- Is it illegal for my boss to bully or harass me?
- What is workplace bullying?
- Might general harassment or bullying be illegal in the future?
- How can an employer protect employees from bullying in the workplace?
Generally, no. It is not illegal for your boss to harass you unless it is done for an illegal reason. The law does not require that your boss be nice, kind or fair, only that your boss does not treat you differently because of your age, sex, race, religion, national origin, or disability.
So, for example, say there is a workplace comprised of mostly men, with one lone female employee, she alleges that her manager abuses, belittles, and harasses her, but then admits that the manager also treats all of the other male employees the same way, can she legally sue for harassment?
Generally no, because her manager is an equal-opportunity abuser, she cannot sue for harassment. A court examining this very issue comments that there was generally no evidence to suggest the conduct, although rude and obnoxious, was motivated by gender Personality conflicts, even if severe, do not currently equate to hostile work environment claims simply because the conflict is between a male and a female employee.
However, If bullying starts as retaliation against an employee who has reported ethical concerns about the company, the employee may be protected under whistleblower statutes. To learn more, check out our pages under whistleblowing and retaliation.
Workplace bullying typically involved malicious behavior such as deliberate insults, threats, demeaning comments, constant criticism, overbearing supervision, profane outburst, blatant ostracism, being overworked, or simply not communicating with colleagues. More subtle forms of bullying can include withholding or supplying incorrect work-related information, sabotaging projects, passive-aggressive behavior, blocking promotions, providing unclear or contradictory instructions, or requesting unnecessary or menial work.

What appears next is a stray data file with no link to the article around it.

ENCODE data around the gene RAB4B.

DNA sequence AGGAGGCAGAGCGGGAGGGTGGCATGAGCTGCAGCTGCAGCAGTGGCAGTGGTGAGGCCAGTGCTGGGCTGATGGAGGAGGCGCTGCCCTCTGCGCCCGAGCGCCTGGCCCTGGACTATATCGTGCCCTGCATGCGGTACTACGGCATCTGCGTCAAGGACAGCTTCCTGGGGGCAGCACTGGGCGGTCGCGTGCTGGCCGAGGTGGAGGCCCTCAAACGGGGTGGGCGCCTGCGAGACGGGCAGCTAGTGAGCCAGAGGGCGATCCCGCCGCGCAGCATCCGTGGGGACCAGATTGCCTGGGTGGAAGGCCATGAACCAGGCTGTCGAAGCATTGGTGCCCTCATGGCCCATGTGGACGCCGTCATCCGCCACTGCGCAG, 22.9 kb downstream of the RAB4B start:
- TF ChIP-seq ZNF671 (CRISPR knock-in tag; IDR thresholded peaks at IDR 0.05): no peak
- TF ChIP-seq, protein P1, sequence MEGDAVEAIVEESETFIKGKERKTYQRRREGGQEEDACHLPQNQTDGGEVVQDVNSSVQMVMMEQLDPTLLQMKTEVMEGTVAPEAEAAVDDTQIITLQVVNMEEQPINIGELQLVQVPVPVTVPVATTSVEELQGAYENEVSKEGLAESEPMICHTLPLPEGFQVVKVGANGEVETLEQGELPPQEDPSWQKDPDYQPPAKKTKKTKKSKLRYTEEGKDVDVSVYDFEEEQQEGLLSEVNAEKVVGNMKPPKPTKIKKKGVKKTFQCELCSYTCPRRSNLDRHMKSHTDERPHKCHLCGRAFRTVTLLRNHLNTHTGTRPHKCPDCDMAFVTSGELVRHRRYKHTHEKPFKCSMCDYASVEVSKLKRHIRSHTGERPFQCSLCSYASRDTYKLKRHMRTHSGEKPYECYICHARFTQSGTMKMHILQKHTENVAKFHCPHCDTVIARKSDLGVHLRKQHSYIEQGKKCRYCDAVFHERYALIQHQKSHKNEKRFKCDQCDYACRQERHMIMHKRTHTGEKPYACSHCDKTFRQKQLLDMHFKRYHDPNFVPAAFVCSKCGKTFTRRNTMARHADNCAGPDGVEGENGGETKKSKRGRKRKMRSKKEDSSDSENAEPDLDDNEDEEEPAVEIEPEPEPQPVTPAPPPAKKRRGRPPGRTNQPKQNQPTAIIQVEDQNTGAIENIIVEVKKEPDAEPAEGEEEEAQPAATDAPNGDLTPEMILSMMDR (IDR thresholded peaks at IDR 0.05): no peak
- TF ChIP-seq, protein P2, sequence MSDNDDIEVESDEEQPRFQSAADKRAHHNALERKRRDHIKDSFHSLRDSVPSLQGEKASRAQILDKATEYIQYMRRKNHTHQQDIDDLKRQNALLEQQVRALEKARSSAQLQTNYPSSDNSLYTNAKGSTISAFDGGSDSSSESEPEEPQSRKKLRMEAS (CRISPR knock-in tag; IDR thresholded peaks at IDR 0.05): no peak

Possibly, there is currently a movement hoping to make bullying in the workplace illegal. This may be in part due to some startling statistics, according to one survey:
- Almost 72 percent of employees report being bullied themselves or have witnessed other employees being bullied
- Some 65 million U.S employees report being affected by workplace bullying
- 93 percent of adult Americans support a law outlawing generalized bullying in the workplace
Workplace bullying can have severe effects upon a victim, and has even been purported to manifest in stress symptoms more generally associated with domestic violence. Bullying decreases morale and interferes with good job performance. It can weaken quality control, discourage team building, increase turnover and absenteeism, and in the most extreme case, bullying can even result in workplace violence. You might be wondering if a law could be written so has to direct people to alter their personalities, but given management's unwillingness or inability to curtail abusive behavior in their workplace, the legislature might very well choose to respond.
To discourage and eliminate bullying, it is necessary that direction comes from the top. The most effective strategy employers can pursue is to treat bullying as though it is already illegal. Create a workplace culture wherein bullying is not tolerated. The following is a list of actions you might consider taking to create a harmonious work environment:
- Include bullying in your anti-harassment or other workplace conduct policies
- Explain to your employees that you do not tolerate bullying and instruct them on what to do if a bullying incident occurs
- When an employee complains about bullying, do not ignore it, investigate it and implement discipline commensurate with the severity of the conduct
- Be prepared to address any retaliation that may result from disciplinary action
- The selection of managers and supervisors should consider an individual's ability to communicate well and treat employees with respect
If you believe that you are being harassed for one of the above reasons, you should contact your nearest Equal Employment Opportunity Commission, or log onto www.eeoc.gov to find your nearest office.